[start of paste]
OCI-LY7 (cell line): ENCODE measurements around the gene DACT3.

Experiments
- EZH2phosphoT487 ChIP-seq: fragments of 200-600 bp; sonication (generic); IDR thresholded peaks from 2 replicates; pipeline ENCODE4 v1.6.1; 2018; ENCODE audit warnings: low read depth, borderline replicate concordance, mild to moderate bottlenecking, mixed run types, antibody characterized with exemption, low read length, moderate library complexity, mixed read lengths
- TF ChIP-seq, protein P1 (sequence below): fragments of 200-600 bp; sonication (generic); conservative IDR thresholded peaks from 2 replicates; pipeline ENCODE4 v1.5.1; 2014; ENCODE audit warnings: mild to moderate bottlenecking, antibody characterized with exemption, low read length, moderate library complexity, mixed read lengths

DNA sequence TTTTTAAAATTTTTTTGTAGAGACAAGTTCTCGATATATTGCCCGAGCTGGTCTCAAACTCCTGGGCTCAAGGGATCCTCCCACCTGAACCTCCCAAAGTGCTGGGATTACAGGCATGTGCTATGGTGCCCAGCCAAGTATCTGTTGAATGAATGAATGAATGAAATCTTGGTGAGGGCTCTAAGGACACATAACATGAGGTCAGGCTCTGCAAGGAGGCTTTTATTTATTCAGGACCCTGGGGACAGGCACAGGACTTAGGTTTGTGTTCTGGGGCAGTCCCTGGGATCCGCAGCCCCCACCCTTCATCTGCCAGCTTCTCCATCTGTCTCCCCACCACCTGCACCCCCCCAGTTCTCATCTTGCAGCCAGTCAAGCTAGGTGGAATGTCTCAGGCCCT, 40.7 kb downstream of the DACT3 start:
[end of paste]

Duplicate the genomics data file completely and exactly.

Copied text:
OCI-LY7 (cell line): ENCODE measurements around the gene DACT3.

Experiments
- EZH2phosphoT487 ChIP-seq: fragments of 200-600 bp; sonication (generic); IDR thresholded peaks from 2 replicates; pipeline ENCODE4 v1.6.1; 2018; ENCODE audit warnings: low read depth, borderline replicate concordance, mild to moderate bottlenecking, mixed run types, antibody characterized with exemption, low read length, moderate library complexity, mixed read lengths
- TF ChIP-seq, protein P1 (sequence below): fragments of 200-600 bp; sonication (generic); conservative IDR thresholded peaks from 2 replicates; pipeline ENCODE4 v1.5.1; 2014; ENCODE audit warnings: mild to moderate bottlenecking, antibody characterized with exemption, low read length, moderate library complexity, mixed read lengths

DNA sequence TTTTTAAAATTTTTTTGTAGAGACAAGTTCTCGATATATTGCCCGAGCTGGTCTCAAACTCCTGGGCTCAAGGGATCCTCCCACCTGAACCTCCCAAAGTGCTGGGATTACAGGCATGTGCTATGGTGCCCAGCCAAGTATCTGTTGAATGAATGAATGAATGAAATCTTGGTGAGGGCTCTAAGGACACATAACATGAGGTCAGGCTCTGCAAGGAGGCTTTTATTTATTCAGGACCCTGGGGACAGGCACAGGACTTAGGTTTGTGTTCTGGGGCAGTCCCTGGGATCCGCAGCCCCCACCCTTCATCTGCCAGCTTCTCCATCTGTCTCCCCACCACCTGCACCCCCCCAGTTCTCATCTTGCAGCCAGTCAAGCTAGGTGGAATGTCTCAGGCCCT, 40.7 kb downstream of the DACT3 start: